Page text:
I did not have the benefit of a NICU . i admire what they do. Im in my YOUNG 60’S. I had asthma, pnemonia, osteomyletis surgery in the incubator. I tipped the scales at 1lb. 15oz. A MIRICLE for that era. Today Im a grandmother of 6. and had a full life without ANY side effects of being 3 1/2 months early. We are TINY but MIGHTY.

  7. How fortunate for Chris Pratt and his son not having any of the “residuals” of premature birth… My son was a 24 week-er weighing less than a kilo… 754 grams… about 1.6-7 pounds… We lived in the NICU for 8.5 months. He is 24 years old now and every day and night is still a struggle. It is good to know the science has improved to not simply keep extremely premature fetuses alive; but to save them for a life of quality. I often journaled my feelings of his little “warming table” being more a petry dish… He made my heart grow and to know other children are doing better brings some comfort. Janice F. Guider, Fredrick’s mom and advocate… Yes, I am!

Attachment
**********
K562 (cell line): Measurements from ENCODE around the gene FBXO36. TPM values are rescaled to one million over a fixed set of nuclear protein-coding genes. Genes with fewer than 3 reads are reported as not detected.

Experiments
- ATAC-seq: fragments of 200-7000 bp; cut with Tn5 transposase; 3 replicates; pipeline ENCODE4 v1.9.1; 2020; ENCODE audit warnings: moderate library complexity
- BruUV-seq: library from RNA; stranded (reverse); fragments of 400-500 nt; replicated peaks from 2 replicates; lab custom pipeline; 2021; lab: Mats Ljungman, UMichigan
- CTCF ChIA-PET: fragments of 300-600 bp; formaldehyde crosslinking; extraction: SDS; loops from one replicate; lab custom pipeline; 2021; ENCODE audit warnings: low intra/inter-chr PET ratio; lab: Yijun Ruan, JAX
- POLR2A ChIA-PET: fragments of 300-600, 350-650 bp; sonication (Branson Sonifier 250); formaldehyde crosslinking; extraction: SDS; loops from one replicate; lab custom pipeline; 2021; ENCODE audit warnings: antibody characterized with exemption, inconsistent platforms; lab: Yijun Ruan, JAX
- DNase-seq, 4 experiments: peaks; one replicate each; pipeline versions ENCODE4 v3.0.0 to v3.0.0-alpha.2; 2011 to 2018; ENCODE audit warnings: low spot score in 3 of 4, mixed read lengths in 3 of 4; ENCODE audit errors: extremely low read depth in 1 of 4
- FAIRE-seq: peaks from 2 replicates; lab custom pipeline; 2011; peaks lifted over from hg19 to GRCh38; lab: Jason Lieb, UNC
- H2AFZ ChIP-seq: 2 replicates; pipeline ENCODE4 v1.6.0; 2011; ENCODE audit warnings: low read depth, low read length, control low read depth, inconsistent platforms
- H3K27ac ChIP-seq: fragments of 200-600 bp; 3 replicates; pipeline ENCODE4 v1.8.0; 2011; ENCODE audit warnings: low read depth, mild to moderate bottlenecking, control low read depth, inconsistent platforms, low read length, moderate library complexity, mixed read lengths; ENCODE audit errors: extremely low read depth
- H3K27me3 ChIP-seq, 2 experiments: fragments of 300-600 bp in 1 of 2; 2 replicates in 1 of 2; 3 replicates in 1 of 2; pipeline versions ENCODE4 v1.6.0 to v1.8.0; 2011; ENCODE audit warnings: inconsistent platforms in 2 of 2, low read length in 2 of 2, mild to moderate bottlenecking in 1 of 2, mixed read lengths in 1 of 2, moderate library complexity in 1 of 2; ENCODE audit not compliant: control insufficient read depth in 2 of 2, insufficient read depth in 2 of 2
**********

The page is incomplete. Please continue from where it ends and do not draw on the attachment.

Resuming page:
8. Debbie Foxx says:

    Enjoyed this article. My youngest son born 12 weeks early at 2 lbs 1.8 ounces. The injection the day before for his lungs was vital in his excellent progress after birth. We were blessed that he did not have ANY residual problems and went home within 5 weeks at 3 lbs 6 ounces! He’s a happy, healthy 11 year old today. Our local NICU was amazing and the state of the art meds and machines and the incredible medical team made our stay there one of hope and extended family. Kudos to all those who give, in any way, to the littlest and most fragile of us all.

    • Adriana A. says:

      Our local NICU fought an amazing battle with our 2nd son, and we all won! The drs are incredible, but the nurses are the real angels, taking care of our little ones and also taking care of us! So glad your son is doing well!